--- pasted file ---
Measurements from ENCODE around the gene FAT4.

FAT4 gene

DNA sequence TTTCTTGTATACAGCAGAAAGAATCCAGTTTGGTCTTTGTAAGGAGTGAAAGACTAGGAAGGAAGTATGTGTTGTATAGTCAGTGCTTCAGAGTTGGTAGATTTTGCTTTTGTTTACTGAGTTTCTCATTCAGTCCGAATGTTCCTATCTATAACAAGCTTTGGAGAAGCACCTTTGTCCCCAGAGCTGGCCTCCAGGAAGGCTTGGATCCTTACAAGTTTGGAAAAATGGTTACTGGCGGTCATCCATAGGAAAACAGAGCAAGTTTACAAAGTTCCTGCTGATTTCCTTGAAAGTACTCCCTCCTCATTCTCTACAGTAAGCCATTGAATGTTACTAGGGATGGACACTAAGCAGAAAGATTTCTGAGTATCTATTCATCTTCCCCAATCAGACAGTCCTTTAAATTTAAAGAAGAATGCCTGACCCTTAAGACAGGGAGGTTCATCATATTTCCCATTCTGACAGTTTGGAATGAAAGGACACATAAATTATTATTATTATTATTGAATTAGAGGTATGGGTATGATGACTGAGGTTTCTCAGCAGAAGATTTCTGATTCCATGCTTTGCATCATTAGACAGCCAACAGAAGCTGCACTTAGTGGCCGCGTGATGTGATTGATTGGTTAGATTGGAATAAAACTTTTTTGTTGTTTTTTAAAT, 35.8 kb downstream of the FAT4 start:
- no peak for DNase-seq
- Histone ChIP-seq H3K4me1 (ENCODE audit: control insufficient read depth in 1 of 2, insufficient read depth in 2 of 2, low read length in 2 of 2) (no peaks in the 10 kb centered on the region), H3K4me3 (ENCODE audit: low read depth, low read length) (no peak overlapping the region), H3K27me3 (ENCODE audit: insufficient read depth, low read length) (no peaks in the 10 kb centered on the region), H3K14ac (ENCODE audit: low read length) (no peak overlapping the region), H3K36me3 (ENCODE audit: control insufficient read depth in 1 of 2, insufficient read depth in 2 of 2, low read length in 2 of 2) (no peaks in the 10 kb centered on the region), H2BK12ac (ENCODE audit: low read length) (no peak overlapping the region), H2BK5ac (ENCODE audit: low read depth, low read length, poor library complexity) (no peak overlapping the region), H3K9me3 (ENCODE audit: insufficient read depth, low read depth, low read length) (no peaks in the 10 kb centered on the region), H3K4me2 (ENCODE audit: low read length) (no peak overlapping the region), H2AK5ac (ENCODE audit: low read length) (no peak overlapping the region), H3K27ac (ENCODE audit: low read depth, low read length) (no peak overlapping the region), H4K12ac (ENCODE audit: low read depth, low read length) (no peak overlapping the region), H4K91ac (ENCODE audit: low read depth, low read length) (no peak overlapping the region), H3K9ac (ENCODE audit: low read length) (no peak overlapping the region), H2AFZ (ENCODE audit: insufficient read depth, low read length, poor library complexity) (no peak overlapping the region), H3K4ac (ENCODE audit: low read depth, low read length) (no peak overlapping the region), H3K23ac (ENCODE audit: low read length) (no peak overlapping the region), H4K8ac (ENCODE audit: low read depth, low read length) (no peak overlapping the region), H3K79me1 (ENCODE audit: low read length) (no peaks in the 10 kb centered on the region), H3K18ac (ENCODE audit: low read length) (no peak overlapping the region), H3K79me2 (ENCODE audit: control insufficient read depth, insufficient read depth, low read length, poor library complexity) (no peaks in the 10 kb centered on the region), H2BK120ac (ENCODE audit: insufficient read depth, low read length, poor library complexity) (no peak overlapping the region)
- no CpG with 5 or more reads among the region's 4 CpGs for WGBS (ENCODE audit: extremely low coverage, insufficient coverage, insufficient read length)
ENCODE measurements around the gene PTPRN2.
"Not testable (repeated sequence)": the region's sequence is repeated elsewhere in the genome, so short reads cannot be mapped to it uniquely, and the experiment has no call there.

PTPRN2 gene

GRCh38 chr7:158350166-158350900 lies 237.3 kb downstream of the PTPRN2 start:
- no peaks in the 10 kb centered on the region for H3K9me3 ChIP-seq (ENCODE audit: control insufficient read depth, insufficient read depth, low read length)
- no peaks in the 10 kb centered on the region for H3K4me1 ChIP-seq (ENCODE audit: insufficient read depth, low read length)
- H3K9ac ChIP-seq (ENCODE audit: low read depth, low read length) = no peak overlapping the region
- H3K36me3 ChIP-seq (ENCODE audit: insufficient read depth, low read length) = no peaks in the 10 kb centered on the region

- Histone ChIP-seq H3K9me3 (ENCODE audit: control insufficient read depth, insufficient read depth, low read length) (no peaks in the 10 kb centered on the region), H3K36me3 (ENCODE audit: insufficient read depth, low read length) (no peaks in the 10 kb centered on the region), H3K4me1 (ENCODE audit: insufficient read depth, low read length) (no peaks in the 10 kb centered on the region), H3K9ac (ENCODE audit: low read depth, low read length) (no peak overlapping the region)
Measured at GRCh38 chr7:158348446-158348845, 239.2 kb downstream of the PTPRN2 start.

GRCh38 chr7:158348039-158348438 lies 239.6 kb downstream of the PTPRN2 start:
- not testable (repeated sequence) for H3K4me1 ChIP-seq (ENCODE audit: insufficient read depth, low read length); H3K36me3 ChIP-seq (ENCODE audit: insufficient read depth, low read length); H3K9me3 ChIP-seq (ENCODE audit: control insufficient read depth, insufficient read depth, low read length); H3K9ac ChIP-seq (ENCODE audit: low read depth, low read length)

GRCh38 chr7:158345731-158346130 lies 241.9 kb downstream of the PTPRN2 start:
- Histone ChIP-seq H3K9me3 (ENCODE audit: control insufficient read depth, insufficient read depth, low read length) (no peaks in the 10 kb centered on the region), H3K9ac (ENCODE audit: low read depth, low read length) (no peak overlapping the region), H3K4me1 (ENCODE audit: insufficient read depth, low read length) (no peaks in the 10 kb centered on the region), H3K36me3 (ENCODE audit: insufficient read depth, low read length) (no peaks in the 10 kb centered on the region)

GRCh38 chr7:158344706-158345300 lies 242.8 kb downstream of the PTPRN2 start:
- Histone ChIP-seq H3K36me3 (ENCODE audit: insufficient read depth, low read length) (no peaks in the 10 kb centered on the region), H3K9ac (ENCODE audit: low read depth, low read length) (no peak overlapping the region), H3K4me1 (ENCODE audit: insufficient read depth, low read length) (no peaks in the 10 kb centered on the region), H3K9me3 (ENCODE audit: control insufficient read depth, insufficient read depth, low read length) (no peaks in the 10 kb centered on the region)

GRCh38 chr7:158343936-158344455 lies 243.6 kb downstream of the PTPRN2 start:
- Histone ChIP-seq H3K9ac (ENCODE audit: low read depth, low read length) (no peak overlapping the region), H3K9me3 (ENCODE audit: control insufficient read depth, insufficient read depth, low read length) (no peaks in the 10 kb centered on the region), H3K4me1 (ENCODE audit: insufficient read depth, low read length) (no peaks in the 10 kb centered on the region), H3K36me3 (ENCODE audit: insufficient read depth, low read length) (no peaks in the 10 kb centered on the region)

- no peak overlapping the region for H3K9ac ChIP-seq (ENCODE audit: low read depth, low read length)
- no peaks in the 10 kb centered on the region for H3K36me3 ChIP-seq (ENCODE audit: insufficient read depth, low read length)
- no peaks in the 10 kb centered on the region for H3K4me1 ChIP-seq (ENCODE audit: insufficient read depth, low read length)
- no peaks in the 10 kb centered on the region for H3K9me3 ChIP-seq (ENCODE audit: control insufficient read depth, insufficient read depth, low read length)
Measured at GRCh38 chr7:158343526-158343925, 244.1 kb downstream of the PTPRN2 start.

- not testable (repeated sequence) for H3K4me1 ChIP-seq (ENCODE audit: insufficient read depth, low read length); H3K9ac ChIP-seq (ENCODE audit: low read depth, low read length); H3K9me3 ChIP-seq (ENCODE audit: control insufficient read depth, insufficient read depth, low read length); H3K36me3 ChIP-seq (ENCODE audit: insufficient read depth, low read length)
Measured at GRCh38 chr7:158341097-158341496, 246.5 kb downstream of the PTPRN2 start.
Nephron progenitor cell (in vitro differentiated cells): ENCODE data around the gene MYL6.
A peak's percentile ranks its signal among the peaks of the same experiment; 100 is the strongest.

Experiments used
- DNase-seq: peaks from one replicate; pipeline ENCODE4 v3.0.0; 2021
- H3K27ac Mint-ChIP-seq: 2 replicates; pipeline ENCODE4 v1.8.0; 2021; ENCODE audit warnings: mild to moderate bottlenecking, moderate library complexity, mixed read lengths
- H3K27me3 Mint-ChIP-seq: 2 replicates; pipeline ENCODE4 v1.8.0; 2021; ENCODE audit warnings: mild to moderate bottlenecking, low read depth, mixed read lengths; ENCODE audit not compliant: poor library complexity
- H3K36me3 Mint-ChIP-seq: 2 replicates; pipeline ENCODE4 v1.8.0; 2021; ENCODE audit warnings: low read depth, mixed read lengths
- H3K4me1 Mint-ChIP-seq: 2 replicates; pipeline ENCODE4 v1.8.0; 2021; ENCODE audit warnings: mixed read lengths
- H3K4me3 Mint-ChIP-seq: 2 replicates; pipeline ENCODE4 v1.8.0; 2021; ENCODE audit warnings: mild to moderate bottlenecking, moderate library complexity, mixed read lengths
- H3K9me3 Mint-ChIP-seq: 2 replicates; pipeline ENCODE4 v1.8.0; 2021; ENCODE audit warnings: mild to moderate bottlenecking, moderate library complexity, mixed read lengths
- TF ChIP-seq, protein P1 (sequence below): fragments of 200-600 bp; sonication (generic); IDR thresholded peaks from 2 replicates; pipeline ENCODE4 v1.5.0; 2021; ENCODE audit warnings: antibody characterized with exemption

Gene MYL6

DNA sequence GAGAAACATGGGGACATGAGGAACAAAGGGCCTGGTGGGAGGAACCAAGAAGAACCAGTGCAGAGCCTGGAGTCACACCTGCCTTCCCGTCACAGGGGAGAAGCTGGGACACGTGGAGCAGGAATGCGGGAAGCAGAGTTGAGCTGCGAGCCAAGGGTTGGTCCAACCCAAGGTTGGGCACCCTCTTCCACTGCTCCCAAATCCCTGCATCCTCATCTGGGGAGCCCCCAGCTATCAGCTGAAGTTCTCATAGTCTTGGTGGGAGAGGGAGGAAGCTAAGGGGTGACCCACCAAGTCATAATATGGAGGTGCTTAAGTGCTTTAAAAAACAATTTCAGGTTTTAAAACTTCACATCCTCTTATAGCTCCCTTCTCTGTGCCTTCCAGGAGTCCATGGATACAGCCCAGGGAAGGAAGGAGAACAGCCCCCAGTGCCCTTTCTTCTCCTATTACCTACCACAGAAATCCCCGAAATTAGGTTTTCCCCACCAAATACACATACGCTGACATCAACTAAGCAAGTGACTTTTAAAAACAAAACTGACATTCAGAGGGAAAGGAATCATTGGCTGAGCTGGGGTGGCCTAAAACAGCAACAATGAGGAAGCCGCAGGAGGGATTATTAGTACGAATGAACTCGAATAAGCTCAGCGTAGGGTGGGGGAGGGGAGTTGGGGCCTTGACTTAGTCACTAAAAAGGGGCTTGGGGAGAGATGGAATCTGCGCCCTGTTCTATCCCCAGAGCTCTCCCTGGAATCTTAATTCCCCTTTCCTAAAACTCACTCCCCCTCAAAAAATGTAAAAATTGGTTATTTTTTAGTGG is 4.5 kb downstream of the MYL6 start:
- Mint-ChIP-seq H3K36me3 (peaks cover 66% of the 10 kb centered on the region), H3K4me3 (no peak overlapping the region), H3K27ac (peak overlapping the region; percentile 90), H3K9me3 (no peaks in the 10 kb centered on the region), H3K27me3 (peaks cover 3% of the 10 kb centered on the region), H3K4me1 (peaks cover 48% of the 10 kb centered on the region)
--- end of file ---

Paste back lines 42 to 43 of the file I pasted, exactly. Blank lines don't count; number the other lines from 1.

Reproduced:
- TF ChIP-seq, protein P1 (sequence below): fragments of 200-600 bp; sonication (generic); IDR thresholded peaks from 2 replicates; pipeline ENCODE4 v1.5.0; 2021; ENCODE audit warnings: antibody characterized with exemption

Gene MYL6